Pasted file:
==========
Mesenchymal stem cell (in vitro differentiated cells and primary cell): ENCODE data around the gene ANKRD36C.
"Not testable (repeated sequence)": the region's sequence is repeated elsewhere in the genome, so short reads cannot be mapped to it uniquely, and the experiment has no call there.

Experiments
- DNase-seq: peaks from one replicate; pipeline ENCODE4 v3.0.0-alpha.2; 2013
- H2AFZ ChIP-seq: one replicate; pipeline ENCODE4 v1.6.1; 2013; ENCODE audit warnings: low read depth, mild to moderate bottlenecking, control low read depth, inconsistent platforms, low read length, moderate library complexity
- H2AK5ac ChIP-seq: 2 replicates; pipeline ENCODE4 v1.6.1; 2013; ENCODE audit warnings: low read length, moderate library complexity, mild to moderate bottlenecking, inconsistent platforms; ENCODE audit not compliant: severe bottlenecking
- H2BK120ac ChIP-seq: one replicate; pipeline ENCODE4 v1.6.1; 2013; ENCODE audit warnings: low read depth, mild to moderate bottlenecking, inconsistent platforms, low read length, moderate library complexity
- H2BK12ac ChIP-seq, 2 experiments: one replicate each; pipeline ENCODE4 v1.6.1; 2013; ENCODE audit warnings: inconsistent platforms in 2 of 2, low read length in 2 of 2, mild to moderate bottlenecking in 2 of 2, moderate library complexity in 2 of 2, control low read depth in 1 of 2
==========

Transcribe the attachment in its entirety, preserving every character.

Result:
Mesenchymal stem cell (in vitro differentiated cells and primary cell): ENCODE data around the gene ANKRD36C.
"Not testable (repeated sequence)": the region's sequence is repeated elsewhere in the genome, so short reads cannot be mapped to it uniquely, and the experiment has no call there.

Experiments
- DNase-seq: peaks from one replicate; pipeline ENCODE4 v3.0.0-alpha.2; 2013
- H2AFZ ChIP-seq: one replicate; pipeline ENCODE4 v1.6.1; 2013; ENCODE audit warnings: low read depth, mild to moderate bottlenecking, control low read depth, inconsistent platforms, low read length, moderate library complexity
- H2AK5ac ChIP-seq: 2 replicates; pipeline ENCODE4 v1.6.1; 2013; ENCODE audit warnings: low read length, moderate library complexity, mild to moderate bottlenecking, inconsistent platforms; ENCODE audit not compliant: severe bottlenecking
- H2BK120ac ChIP-seq: one replicate; pipeline ENCODE4 v1.6.1; 2013; ENCODE audit warnings: low read depth, mild to moderate bottlenecking, inconsistent platforms, low read length, moderate library complexity
- H2BK12ac ChIP-seq, 2 experiments: one replicate each; pipeline ENCODE4 v1.6.1; 2013; ENCODE audit warnings: inconsistent platforms in 2 of 2, low read length in 2 of 2, mild to moderate bottlenecking in 2 of 2, moderate library complexity in 2 of 2, control low read depth in 1 of 2